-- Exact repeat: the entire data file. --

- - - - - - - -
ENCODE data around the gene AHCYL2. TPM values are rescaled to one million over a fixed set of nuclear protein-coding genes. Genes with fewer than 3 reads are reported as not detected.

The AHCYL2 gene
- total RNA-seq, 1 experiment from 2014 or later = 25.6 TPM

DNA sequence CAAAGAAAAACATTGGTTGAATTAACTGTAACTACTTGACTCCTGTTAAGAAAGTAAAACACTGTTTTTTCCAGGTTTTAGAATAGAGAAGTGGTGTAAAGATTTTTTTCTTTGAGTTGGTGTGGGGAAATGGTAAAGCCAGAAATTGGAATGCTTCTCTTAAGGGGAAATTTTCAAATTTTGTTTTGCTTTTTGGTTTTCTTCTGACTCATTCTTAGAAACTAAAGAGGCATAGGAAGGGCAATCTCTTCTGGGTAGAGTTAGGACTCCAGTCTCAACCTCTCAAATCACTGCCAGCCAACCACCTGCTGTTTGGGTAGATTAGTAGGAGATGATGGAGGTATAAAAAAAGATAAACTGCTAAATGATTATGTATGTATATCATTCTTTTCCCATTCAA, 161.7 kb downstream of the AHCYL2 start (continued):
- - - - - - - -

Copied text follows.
ENCODE data around the gene AHCYL2. TPM values are rescaled to one million over a fixed set of nuclear protein-coding genes. Genes with fewer than 3 reads are reported as not detected.

The AHCYL2 gene
- total RNA-seq, 1 experiment from 2014 or later = 25.6 TPM

DNA sequence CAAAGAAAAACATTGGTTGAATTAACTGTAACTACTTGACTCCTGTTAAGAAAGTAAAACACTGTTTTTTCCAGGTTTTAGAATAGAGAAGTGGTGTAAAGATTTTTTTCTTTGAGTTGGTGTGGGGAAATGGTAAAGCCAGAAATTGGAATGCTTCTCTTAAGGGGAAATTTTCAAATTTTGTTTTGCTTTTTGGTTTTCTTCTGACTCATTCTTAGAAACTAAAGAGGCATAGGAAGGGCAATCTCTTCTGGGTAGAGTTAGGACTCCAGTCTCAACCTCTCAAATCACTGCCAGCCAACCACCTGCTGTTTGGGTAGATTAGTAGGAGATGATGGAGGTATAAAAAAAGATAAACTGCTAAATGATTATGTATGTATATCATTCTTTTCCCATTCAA, 161.7 kb downstream of the AHCYL2 start (continued):